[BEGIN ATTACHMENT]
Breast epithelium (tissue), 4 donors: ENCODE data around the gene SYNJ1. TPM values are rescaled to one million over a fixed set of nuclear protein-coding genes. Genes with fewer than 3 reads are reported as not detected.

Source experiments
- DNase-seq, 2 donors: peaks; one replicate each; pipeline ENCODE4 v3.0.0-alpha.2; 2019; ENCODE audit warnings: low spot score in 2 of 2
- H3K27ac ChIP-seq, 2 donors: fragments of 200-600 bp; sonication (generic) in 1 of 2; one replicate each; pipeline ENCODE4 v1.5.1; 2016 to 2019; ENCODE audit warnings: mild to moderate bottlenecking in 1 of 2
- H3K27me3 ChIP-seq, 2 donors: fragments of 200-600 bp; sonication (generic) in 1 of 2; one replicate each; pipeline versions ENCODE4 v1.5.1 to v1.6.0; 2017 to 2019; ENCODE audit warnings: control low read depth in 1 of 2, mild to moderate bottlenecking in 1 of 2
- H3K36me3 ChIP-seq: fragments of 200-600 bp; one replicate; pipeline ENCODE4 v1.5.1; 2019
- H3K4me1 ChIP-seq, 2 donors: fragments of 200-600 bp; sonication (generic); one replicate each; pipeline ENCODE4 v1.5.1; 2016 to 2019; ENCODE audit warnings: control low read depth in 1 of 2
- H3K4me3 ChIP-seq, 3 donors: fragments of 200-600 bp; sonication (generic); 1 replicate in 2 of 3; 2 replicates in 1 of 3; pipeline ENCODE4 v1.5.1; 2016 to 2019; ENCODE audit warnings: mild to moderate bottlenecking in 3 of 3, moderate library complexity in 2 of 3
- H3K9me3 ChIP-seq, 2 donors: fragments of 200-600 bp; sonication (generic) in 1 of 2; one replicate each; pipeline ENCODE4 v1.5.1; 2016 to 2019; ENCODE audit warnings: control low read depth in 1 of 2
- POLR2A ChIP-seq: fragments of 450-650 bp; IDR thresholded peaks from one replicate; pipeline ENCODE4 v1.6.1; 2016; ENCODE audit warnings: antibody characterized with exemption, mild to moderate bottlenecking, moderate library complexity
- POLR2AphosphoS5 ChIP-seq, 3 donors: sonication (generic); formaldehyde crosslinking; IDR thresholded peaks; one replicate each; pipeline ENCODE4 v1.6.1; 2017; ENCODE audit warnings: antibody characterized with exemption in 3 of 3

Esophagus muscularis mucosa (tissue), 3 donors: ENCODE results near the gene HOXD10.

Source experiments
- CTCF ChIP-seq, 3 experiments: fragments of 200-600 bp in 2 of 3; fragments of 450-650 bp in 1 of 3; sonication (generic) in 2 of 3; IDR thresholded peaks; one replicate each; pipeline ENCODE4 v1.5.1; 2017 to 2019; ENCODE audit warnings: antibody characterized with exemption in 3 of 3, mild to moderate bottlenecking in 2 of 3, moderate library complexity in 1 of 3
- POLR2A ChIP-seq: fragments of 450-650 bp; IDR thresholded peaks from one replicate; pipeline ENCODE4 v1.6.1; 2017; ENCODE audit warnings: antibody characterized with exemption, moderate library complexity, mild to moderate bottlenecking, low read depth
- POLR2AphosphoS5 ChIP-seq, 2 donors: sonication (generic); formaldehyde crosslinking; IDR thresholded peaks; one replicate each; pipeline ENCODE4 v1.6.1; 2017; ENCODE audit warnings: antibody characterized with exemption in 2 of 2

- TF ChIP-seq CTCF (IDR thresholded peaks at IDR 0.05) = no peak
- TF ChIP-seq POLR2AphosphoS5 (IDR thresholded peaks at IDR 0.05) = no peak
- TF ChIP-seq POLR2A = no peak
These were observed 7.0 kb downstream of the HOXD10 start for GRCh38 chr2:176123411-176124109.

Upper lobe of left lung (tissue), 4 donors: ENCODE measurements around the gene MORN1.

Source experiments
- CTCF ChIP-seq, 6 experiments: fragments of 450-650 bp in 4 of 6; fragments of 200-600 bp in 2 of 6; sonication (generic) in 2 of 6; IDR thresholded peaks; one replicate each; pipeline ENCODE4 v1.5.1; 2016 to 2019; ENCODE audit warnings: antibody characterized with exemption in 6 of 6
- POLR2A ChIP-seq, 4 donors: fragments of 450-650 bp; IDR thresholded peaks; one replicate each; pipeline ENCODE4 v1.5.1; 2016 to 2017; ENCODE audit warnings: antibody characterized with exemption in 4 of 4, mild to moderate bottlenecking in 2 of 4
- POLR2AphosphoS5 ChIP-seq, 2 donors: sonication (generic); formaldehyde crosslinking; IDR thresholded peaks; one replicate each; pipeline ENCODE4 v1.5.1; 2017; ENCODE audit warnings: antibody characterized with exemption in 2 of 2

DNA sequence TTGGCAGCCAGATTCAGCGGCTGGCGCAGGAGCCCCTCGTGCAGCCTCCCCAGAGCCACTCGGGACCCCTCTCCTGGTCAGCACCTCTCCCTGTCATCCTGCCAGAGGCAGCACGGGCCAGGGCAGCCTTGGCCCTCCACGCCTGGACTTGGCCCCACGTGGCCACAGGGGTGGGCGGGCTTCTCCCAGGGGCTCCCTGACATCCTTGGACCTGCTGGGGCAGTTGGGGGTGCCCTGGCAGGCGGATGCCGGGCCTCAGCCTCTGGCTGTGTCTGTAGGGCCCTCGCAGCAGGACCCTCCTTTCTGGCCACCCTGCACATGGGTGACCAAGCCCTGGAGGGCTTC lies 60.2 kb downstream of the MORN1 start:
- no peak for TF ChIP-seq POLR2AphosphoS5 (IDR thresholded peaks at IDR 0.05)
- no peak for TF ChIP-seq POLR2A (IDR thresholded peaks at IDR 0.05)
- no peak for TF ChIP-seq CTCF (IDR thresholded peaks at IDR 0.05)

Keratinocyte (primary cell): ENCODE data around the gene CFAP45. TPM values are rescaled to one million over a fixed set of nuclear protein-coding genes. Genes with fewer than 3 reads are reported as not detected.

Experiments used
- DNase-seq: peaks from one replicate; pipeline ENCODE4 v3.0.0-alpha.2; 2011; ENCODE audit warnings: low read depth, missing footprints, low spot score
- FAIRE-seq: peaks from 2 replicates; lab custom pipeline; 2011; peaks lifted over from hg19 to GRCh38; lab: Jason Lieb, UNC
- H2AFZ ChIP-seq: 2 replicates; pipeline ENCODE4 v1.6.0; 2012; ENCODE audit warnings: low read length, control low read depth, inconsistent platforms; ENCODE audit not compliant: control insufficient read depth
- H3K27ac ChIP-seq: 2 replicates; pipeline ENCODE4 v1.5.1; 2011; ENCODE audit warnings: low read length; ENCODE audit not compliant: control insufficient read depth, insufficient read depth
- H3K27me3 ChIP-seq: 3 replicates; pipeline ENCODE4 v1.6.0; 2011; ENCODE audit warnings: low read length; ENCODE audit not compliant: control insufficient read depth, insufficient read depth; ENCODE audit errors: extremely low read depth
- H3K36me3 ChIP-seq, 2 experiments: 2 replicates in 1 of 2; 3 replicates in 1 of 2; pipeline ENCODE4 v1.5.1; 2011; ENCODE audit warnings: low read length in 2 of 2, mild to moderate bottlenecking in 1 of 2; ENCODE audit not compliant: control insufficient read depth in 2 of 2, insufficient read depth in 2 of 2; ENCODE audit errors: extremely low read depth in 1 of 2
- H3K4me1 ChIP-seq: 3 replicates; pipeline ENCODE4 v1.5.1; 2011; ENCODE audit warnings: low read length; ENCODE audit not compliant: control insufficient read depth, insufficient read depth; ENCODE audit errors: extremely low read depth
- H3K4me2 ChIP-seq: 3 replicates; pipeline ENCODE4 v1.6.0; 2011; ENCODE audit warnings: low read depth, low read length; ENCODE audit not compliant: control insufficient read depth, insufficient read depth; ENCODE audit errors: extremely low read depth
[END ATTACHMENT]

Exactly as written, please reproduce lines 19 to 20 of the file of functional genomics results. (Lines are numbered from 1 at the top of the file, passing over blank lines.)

- TF ChIP-seq POLR2A = no peak
These were observed 7.0 kb downstream of the HOXD10 start for GRCh38 chr2:176123411-176124109.